All users should receive regular training on the cyber risks they face as employees and individuals. Security related roles (such as system administrators, incident management team members and forensic investigators) will require specialist training. Security policies should be formally acknowledged in employment terms and conditions.
Information Risk Management Regime
Assess the risks to your organisation’s information assets with the same vigour as you would for legal, regulatory, financial or operational risk. To achieve this, embed an Information Risk Management Regime across your organisation, supported by the Board, senior managers and an empowered information assurance (IA) structure. Consider communicating your risk management policy across your organisation to ensure that employees, contractors and suppliers are aware of your organisation’s risk management boundaries.
Introduce corporate policies and processes to develop secure baseline builds, and manage the configuration and use of your ICT systems. Remove or disable unnecessary functionality from ICT systems, and keep them patched against known vulnerabilities. Failing to do this will expose your business to threats and vulnerabilities, and increase risk to the confidentiality, integrity and availability of systems and information.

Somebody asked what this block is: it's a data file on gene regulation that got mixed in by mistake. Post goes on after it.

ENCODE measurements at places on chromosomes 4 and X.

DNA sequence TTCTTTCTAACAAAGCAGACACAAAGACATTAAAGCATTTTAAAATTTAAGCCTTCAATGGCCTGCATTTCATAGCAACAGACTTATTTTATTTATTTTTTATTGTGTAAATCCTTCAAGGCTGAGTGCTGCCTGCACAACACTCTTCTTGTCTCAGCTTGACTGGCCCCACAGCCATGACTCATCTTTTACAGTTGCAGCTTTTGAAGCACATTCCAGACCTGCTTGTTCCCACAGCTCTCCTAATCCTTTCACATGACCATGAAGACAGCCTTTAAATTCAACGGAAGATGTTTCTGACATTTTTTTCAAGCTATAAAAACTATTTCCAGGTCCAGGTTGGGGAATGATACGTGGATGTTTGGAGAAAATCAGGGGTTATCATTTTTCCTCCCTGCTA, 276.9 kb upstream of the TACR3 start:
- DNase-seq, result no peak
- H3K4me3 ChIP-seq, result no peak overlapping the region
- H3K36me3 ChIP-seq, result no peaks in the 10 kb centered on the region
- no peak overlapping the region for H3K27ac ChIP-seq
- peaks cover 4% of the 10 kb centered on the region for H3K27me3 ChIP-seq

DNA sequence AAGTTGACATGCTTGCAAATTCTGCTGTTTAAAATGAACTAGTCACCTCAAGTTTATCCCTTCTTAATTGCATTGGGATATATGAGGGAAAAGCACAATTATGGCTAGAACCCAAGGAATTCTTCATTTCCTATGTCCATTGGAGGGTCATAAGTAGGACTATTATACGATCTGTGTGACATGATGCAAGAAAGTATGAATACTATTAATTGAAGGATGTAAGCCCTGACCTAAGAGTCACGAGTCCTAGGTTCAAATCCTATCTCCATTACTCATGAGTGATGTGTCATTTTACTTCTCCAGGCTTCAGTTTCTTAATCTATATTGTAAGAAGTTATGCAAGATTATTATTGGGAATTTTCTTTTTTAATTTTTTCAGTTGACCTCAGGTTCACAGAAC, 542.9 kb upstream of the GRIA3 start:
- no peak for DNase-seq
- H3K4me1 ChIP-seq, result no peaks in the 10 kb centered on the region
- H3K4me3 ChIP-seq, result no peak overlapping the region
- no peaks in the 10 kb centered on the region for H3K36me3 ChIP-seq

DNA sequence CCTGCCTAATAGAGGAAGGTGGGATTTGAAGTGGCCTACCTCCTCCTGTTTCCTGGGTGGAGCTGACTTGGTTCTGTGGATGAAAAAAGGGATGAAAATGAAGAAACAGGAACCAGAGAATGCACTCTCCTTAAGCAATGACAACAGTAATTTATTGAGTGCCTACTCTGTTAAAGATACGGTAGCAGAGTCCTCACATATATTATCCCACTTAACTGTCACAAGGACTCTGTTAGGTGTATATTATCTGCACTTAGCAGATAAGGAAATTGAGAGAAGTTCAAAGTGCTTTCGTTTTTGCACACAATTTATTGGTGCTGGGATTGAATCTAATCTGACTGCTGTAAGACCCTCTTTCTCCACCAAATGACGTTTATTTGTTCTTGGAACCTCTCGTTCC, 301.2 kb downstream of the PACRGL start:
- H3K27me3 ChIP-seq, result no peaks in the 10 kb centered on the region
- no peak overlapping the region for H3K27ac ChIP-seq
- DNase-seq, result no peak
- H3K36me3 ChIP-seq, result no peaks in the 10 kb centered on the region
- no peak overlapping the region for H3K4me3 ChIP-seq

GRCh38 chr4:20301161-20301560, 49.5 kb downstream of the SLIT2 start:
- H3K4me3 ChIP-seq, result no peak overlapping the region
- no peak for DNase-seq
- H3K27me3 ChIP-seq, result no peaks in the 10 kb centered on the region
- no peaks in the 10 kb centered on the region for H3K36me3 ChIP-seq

Follow recognised network design principles when configuring perimeter and internal network segments, and ensure all network devices are configured to the secure baseline build. Filter all traffic at the network perimeter so that only traffic required to support your business is allowed, and monitor traffic for unusual or malicious incoming and outgoing activity that could indicate an attack.
Managing User Privileges
Only provide IT users the access and privileges they need to do their job. Control the number of privileged accounts for roles such as system or database administrators, and ensure this type of account is not used for high risk or day-to-day user activities. Monitor user activity, particularly all access to sensitive information and privileged account actions (such as creating new user accounts, changes to user passwords and deletion of accounts and audit logs).